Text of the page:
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Uses and Misuses of International Humanitarian Law and Humanitarian Principles

issue for contemporary humanitarian action. This article is thus an historically informed contemplation on the political function of IHL and what we can expect from it. The Soldier, the Legal Expert and the Rescuer Let us begin with the first Geneva Convention, the starting point of contemporary IHL; it was signed on 22 August 1864 1 and did not even mention the word ‘humanitarian’. In ten articles occupying two pages, its subject (as reflected by its title) was ‘the amelioration of the condition of the wounded in armies in the field’. It can be summarised in just

Journal of Humanitarian Affairs

observe that the humanitarian world has never really known how to think about its own political role. The neutrality of the International Committee of the Red Cross, though not quite as complete as the organisation claims, is real enough in practice. But as the custodian of the Geneva Conventions, the ICRC has an international legal status that no other relief organisation can claim. Yes, major private voluntary relief groups have accepted various codes of conduct, but their adherence to these codes is ultimately voluntary. It remains the case that

Journal of Humanitarian Affairs
A Model for Historical Reflection in the Humanitarian Sector

histories of humanitarianism in places like Exeter, Galway, Geneva, London, Mainz, Manchester, Milan, Oslo, Ottawa and Sheffield. The result was a growing conversation about humanitarianism’s past and its potential to shape our understanding of the present. Those discussions have centred on three themes. The first is an insistence on moving beyond what David Lewis termed the aid sector’s ‘perpetual present’: ‘a state characterised by an abundance of frequently changing language and “buzzwords”’ ( Lewis, 2009: 33 ; see also Borton and Davey, 2015 ). High rates of staff

Journal of Humanitarian Affairs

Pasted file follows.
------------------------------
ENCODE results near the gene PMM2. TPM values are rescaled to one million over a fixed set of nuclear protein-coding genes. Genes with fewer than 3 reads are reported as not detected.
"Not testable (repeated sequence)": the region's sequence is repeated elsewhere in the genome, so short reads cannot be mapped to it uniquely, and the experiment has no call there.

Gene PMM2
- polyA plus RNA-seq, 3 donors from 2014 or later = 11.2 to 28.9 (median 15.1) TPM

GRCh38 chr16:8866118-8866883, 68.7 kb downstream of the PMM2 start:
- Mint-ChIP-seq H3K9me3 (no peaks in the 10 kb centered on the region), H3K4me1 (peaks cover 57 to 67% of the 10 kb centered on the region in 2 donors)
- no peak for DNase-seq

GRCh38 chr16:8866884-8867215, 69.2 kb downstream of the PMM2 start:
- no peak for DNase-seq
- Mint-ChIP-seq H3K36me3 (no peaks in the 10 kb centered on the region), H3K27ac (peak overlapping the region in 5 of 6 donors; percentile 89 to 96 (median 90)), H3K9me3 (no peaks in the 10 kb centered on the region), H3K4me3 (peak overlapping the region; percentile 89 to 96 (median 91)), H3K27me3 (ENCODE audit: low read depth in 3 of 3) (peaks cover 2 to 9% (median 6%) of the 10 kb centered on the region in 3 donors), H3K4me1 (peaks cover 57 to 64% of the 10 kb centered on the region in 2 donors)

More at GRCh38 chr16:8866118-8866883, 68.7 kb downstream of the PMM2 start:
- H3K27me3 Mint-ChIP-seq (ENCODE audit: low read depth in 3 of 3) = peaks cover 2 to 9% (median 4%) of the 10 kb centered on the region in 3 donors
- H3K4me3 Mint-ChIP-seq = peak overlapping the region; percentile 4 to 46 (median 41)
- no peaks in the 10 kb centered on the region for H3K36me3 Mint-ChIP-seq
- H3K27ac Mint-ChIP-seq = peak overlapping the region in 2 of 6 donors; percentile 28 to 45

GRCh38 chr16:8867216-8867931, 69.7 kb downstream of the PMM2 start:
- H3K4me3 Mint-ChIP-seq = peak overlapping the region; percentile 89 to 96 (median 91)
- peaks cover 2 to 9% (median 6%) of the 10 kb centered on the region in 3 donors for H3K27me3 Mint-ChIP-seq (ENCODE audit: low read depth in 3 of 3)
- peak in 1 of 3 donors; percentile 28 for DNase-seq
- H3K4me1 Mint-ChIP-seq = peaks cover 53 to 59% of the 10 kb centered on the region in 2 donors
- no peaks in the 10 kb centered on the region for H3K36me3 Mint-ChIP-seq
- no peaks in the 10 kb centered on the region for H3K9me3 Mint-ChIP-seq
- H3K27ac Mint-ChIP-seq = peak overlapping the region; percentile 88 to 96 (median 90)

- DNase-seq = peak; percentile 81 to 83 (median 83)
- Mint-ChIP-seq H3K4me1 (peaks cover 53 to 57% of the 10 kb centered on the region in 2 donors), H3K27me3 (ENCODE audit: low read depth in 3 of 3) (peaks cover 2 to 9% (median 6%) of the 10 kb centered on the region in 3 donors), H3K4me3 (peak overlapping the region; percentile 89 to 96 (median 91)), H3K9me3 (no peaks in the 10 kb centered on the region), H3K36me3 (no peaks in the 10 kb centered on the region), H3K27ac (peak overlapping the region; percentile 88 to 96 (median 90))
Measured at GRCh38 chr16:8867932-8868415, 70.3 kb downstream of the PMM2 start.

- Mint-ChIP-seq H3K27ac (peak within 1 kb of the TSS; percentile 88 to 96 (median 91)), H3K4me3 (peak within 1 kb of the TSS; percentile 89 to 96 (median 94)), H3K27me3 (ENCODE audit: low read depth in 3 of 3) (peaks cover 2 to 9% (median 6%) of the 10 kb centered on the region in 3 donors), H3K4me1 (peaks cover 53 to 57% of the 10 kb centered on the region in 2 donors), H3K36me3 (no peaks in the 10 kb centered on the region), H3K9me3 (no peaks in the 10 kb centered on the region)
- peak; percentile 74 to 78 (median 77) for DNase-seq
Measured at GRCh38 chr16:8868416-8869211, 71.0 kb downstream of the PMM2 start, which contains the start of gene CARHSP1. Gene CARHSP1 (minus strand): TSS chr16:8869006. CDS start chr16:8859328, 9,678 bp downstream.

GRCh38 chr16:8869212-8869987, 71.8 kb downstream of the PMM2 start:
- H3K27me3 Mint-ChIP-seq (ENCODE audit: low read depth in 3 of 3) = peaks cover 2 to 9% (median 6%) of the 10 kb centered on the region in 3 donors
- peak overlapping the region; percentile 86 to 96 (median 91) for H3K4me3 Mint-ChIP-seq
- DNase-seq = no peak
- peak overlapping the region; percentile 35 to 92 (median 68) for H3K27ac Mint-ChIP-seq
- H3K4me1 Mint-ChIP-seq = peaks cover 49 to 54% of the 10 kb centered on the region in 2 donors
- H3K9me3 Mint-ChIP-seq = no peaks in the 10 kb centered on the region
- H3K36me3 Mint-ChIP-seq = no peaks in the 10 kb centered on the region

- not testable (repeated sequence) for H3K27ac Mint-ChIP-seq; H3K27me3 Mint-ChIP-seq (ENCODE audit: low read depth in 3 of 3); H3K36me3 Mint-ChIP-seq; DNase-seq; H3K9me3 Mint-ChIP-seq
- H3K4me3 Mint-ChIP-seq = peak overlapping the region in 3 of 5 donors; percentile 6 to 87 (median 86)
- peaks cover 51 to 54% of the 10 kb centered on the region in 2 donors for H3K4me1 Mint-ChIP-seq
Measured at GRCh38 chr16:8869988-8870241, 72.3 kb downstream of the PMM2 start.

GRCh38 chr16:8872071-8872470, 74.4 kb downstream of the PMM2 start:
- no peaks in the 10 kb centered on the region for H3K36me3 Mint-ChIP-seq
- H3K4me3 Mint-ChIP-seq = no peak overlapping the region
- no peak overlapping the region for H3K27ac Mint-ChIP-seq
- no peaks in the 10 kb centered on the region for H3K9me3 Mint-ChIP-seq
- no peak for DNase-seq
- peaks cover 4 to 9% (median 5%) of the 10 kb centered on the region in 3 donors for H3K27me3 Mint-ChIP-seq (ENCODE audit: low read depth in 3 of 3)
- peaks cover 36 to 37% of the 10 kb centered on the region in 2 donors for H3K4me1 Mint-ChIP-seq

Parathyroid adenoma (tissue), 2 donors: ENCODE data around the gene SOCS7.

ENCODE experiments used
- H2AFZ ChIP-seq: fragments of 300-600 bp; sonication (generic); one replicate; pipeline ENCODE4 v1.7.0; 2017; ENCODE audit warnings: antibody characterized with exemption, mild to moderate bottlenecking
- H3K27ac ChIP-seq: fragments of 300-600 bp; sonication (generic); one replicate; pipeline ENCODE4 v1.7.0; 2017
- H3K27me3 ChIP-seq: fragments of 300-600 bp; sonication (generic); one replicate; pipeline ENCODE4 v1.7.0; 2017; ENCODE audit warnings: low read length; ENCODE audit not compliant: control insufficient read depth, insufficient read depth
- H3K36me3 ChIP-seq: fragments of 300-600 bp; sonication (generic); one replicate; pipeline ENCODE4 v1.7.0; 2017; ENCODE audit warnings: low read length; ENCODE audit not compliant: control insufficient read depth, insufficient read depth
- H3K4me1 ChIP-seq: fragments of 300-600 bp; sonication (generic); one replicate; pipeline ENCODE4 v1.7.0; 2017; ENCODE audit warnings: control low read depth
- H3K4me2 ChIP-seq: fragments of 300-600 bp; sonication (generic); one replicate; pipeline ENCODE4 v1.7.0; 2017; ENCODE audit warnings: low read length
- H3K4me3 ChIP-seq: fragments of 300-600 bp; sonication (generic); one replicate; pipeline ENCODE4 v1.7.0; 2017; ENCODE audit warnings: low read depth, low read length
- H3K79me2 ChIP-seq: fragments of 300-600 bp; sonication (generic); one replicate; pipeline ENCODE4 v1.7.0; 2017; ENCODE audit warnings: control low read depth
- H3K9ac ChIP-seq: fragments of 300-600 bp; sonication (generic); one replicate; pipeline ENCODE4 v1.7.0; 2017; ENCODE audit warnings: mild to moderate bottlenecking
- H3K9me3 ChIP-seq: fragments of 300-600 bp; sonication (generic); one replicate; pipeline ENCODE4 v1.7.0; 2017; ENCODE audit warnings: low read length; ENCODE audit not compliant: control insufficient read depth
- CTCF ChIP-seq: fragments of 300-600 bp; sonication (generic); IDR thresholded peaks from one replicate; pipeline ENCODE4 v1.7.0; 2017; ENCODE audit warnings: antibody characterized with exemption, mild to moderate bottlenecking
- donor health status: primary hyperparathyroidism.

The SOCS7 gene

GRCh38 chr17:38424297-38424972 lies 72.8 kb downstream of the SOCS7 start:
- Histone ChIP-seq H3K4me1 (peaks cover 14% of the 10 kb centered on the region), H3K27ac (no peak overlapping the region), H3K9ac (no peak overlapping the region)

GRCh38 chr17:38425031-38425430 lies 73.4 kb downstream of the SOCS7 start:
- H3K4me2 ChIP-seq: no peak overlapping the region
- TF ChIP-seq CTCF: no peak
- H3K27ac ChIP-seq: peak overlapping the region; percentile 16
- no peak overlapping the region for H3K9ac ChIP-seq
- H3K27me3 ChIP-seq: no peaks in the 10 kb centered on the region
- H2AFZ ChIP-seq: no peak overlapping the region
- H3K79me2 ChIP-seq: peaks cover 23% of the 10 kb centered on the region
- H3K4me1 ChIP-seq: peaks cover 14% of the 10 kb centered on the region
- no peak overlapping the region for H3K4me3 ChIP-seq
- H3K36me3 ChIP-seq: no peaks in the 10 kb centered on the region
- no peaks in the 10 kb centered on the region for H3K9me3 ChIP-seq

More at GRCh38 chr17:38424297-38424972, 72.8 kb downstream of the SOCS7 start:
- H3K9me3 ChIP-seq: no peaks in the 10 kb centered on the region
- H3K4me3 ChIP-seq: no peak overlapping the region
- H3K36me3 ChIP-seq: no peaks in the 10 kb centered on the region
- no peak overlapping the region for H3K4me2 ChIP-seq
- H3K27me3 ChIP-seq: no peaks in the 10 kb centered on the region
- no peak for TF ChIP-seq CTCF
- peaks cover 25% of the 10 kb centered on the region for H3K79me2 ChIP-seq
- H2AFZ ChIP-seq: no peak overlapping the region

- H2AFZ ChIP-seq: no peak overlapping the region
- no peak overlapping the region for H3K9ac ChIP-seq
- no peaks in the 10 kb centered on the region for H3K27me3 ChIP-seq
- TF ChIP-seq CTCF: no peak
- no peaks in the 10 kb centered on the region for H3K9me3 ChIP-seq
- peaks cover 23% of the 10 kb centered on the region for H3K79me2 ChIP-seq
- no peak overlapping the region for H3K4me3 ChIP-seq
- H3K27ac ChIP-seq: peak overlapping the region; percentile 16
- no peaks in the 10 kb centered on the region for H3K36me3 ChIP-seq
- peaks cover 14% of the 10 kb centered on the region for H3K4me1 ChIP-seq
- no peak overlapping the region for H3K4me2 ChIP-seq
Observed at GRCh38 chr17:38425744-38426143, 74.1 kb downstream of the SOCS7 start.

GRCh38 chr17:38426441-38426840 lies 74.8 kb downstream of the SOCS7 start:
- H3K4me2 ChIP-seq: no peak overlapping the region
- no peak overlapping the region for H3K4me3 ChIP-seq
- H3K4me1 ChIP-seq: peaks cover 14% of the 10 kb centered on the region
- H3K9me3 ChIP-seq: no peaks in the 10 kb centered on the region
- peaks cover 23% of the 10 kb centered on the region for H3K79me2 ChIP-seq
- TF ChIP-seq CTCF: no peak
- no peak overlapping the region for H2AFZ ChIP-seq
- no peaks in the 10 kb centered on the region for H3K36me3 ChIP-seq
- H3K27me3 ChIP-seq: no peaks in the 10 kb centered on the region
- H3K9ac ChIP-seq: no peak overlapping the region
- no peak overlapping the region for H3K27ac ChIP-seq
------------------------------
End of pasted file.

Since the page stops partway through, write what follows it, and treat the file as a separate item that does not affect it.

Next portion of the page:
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Humanitarianism in a Post-Liberal World Order

investments. We can look at the use by German forces in the 1870 Franco-Prussian war of the Red Cross as a bombing target, or the contrast between The Hague Conventions and the use of poison gas during World War I, or prior to that the creation of a concentration camp system by the British in South Africa. Indeed, we can go back to the famines the British at worst engineered, and at best tolerated, in India, killing millions of people. Or the Germans and the Herero, or the Belgians and the Congo, or the British and Mau Mau, or the French in Algeria

Journal of Humanitarian Affairs
An Interview with Celso Amorim, Former Brazilian Foreign Minister

?’ But regardless of hypocrisy and selectivity, there was a general acceptance that there existed this kind of order, in which the US broadly set the terms. At the ILO [International Labour Organisation], the US refused to sign many of the conventions, but it demanded that other countries sign. After the dissolution of the Soviet Union, this order expanded. This was the world I encountered when I was appointed foreign minister for the first time, by [Brazilian President] Itamar Franco, just after the Gulf War. US hegemony was almost incontestable. The